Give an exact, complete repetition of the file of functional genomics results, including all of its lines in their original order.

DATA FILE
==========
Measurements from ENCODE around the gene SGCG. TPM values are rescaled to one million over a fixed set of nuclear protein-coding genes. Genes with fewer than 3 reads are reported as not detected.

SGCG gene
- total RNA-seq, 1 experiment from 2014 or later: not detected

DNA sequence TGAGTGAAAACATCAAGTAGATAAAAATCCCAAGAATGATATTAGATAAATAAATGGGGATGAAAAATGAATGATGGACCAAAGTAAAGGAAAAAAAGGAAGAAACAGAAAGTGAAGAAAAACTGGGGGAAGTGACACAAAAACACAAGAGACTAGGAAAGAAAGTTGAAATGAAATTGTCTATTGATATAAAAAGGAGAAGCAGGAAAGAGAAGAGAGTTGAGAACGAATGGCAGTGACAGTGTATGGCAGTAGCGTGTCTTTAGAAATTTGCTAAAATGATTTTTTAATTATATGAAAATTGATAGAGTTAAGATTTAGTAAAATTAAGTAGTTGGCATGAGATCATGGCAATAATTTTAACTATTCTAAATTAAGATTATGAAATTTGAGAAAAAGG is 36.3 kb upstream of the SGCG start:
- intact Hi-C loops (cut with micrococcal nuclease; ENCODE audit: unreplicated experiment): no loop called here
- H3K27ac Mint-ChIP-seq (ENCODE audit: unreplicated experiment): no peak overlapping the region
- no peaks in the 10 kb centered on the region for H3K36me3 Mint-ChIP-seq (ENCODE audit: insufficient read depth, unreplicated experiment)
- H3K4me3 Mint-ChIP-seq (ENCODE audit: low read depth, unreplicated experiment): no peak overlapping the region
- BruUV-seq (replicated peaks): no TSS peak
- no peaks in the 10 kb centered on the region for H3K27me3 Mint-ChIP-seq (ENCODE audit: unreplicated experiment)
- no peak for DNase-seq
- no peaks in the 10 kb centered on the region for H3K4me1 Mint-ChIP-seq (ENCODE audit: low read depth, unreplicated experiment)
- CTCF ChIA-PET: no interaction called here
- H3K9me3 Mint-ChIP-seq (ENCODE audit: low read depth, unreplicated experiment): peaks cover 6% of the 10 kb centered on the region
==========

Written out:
Measurements from ENCODE around the gene SGCG. TPM values are rescaled to one million over a fixed set of nuclear protein-coding genes. Genes with fewer than 3 reads are reported as not detected.

SGCG gene
- total RNA-seq, 1 experiment from 2014 or later: not detected

DNA sequence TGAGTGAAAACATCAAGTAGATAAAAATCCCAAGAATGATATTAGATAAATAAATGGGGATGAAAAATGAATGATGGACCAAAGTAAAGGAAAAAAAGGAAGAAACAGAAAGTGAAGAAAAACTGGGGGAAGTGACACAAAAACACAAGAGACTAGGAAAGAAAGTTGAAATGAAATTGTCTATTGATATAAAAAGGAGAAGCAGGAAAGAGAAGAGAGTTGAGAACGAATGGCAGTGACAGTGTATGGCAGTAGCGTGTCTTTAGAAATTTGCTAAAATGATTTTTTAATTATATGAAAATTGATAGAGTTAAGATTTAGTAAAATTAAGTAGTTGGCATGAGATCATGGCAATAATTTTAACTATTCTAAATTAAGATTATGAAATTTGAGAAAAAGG is 36.3 kb upstream of the SGCG start:
- intact Hi-C loops (cut with micrococcal nuclease; ENCODE audit: unreplicated experiment): no loop called here
- H3K27ac Mint-ChIP-seq (ENCODE audit: unreplicated experiment): no peak overlapping the region
- no peaks in the 10 kb centered on the region for H3K36me3 Mint-ChIP-seq (ENCODE audit: insufficient read depth, unreplicated experiment)
- H3K4me3 Mint-ChIP-seq (ENCODE audit: low read depth, unreplicated experiment): no peak overlapping the region
- BruUV-seq (replicated peaks): no TSS peak
- no peaks in the 10 kb centered on the region for H3K27me3 Mint-ChIP-seq (ENCODE audit: unreplicated experiment)
- no peak for DNase-seq
- no peaks in the 10 kb centered on the region for H3K4me1 Mint-ChIP-seq (ENCODE audit: low read depth, unreplicated experiment)
- CTCF ChIA-PET: no interaction called here
- H3K9me3 Mint-ChIP-seq (ENCODE audit: low read depth, unreplicated experiment): peaks cover 6% of the 10 kb centered on the region